I have previously cited two research groups from last year that linked lunar cycles to the triggering of earthquakes.
Ide, Satoshi, Suguru Yabe, and Yoshiyuki Tanaka. “Earthquake potential revealed by tidal influence on earthquake size-frequency statistics.” Nature Geoscience 9.11 (2016): 834-837.
van der Elst, Nicholas J., et al. “Fortnightly modulation of San Andreas tremor and low-frequency earthquakes.” Proceedings of the National Academy of Sciences (2016): 201524316.
Delorey, Andrew A., Nicholas J. van der Elst, and Paul A. Johnson. “Tidal triggering of earthquakes suggests poroelastic behavior on the San Andreas Fault.” Earth and Planetary Science Letters 460 (2017): 164-170.
Yet, there is another research paper that is mind-boggling in terms of establishing correlation that predated this work by 5 years:
Kolvankar, Vinayak G. “Sun, Moon and Earthquakes.” New Concepts in Global Tectonics Newsletter
60 (2011): 50-66. PDF
This paper is an obscure newsletter with no citations according to Google Scholar, but makes strong claims with a comprehensive spatio-temporal data analysis to back it up:
“During this study we also noticed that the Sun position in terms of universal time (GMT) has some links to the Earthquake-Moon distance (EMD) together with Sun-Earth-Moon (SEM) angle. In this paper we explored all the features of this relationship. It is astonishing to see that over 98% of worldwide earthquakes faithfully follow the straight-line relationship between the Sun position or GMT timings with (EMD+SE
M). This proves beyond any doubt that the vast majority (98% ) of worldwide earthquakes are governed by the Sun and Moon. Even the smaller earthquakes in the magnitude range of 2-3 faithfully follow this relationship. It is also seen that numerous aftershocks, which follow any major earthquake, faithfully follow straight-line curves, generated by the plot for (EMD+SEM) vs GMT timings. For all the plots providing earthquake data, for 00 hours GMT, the earthquake commences at the mean position of the longitude range (of the area under study) on the X axis (EMD+SEM).
It is seen that for plots for longitude ranges close to +/- 1800, the earthquake plot occupies the central strip running diagonally from the origin of the plot. For all other plots, for 00 hours GMT, the earthquake commences at the mean longitude of the area under study, for the Sun’s position opposite the earthquake region (1800 out of phase).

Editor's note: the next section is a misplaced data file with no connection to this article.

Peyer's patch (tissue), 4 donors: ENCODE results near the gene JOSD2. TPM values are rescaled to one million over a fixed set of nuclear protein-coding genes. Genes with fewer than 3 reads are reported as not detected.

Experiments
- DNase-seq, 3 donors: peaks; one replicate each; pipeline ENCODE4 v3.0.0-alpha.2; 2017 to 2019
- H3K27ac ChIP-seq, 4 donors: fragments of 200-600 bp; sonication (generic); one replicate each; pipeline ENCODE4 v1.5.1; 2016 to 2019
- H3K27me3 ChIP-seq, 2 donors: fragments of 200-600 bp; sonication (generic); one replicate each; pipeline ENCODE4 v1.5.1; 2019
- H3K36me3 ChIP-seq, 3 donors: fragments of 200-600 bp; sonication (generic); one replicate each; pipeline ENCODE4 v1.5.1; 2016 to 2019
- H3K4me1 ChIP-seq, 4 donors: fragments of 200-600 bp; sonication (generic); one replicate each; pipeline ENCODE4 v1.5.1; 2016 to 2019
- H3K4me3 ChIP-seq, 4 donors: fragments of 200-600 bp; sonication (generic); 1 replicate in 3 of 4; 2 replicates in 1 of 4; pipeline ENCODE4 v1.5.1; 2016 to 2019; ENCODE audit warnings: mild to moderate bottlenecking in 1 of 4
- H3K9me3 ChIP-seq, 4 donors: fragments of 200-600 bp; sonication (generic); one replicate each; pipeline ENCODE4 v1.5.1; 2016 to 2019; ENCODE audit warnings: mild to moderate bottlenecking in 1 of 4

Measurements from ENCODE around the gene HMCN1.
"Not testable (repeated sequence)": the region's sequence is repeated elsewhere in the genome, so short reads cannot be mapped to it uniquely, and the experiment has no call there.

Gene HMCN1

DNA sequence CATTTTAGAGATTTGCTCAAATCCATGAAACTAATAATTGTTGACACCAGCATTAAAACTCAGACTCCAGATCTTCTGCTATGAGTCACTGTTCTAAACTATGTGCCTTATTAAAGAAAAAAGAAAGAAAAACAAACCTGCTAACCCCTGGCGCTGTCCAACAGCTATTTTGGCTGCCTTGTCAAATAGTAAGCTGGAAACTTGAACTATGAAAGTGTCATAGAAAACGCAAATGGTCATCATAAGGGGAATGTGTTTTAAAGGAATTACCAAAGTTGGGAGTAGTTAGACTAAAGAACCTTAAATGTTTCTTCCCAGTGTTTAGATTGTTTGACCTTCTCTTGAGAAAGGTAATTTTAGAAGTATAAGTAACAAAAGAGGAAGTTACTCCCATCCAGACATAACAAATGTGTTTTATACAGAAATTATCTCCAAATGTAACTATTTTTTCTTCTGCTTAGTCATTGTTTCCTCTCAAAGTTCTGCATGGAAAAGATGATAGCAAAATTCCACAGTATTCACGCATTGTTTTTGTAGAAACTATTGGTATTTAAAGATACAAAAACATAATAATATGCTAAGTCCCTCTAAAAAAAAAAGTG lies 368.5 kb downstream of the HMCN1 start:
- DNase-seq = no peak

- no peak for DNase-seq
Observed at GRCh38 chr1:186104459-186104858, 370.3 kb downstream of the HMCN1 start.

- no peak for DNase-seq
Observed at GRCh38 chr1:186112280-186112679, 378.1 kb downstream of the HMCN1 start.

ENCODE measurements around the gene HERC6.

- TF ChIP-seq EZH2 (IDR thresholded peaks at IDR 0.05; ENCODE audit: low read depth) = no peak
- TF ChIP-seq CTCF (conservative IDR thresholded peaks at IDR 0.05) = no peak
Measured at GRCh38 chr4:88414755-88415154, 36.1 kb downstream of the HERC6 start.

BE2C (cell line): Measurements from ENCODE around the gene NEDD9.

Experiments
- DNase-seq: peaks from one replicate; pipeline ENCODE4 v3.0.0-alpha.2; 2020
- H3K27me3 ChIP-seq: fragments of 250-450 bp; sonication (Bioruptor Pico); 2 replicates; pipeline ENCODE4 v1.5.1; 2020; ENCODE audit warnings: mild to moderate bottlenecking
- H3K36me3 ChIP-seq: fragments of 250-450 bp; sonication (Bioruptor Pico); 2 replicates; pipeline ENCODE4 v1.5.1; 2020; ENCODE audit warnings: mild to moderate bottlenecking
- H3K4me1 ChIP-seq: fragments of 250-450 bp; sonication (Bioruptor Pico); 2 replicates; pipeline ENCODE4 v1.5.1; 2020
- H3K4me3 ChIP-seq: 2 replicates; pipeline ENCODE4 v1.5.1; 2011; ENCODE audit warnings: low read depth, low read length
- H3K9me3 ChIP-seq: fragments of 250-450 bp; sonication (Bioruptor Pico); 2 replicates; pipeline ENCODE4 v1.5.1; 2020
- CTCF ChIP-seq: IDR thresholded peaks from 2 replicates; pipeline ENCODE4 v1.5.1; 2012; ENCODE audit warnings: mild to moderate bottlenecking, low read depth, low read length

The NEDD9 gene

Basically it is seen that all these earthquakes are triggered by the Earth tides caused by the positions of the Sun and the Moon and this process seems to be the primary triggering mechanism for all worldwide earthquakes. This includes deep-focus earthquakes, which are affected by Earth tides as shown by the earlier study (Kolvankar et al., 2010).”
Kolvankar compiled sets of what he calls “earthquake plots” which isolate the timing of the lunar+solar orbital path with frequencies of earthquakes (via a scatter density plot) in specific locations.
There’s nothing really mathematically complex about this result. It’s simply the result of data mining and then plotting a pairwise relationship in a discovered pattern. I am not going to check his results because I don’t have access to the data he analyzed, but I can plot something similar based on another well-known physical behavior. Below is the locii of points that tracks the zenith point of the sun in the sky.
Perhaps too obvious, but the zenith occurs at GMT high-noon (12H) only at the longitude corresponding to Greenwich, UK, and is offset elsewhere. This has physical significance in that this is the point at which sunlight is strongest overhead. There is no deviation in the points from a straight line, as the earth’s rotation is deterministic (the data is artificially created for the sake of argument).
For earthquakes, the relationship is different, but can be interpreted in the similar geographic fashion — only instead involving the sun and the moon.
Kolvankar stumbled on to the slightly more complex spatio-temporal relationship as he describes in the Acknowledgements section of the paper: